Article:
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The Worlds of Langston HughesModernism and Translation in the Americas$
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Vera M. Kutzinski

Print publication date: 2012

Print ISBN-13: 9780801451157

Published to Cornell Scholarship Online: August 2016

DOI: 10.7591/cornell/9780801451157.001.0001

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Buenos Aires Blues

Buenos Aires Blues

Modernism in the Creole City

Chapter:
(p.86) Chapter Three Buenos Aires Blues
Source:
The Worlds of Langston Hughes
Author(s):

Vera M. Kutzinski

Publisher:
Cornell University Press
DOI:10.7591/cornell/9780801451157.003.0004

This chapter examines the reception of Langston Hughes' writing in Buenos Aires. Rather than focus on poems that place Hughes in the context of transatlantic modernisms, it situates his verse in the hemispheric context of the Hispanic Americas. Extending the discussion beyond historically engaged poetry to Hughes' politically engaged verse, the chapter argues that not all modernist writers separated the aesthetics of language art from their political convictions. It considers the politics of fascism in Anglo-American modernism in relation to formalist poetics and compares T. S. Eliot's anti-Semitism with Hughes' antilynching or prosocialist poems. It also discusses a number of Hughes' poems, along with his autobiographies and short stories, that circulated in the Hispanic Americas, and in specifically in Argentina, in translation between the late 1920s and the 1950s.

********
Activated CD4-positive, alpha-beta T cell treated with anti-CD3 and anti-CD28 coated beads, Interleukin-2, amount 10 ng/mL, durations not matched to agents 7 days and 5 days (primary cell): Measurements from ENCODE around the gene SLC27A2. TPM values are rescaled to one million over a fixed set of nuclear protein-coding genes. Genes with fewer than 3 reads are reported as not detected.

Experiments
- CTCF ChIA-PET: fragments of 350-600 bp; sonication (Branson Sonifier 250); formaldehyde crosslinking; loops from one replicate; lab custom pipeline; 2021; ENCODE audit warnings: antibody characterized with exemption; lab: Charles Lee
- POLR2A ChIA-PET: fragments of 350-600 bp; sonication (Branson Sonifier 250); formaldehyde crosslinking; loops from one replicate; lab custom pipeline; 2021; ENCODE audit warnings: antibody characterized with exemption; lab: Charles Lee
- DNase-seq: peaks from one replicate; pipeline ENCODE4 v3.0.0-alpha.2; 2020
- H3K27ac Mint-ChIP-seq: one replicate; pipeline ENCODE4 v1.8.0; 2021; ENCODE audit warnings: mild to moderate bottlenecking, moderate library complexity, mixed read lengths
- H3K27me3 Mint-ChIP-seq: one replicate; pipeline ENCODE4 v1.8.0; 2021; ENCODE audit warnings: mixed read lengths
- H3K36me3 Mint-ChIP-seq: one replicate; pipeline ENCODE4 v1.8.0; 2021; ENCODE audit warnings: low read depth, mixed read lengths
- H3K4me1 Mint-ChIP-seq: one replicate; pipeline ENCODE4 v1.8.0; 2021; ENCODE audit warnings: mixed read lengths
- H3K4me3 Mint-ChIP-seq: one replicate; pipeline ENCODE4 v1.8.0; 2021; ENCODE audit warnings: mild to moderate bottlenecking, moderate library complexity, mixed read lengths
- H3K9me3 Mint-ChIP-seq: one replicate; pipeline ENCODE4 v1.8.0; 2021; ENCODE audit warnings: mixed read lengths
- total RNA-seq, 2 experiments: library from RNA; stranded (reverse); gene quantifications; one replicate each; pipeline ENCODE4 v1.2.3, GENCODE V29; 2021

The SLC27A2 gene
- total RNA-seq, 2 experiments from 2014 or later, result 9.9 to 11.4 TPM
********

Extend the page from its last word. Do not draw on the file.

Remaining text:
Keywords:   modernism, Langston Hughes, Buenos Aires, Hispanic Americas, poetry, language art, politics, fascism, T. S. Eliot, anti-Semitism

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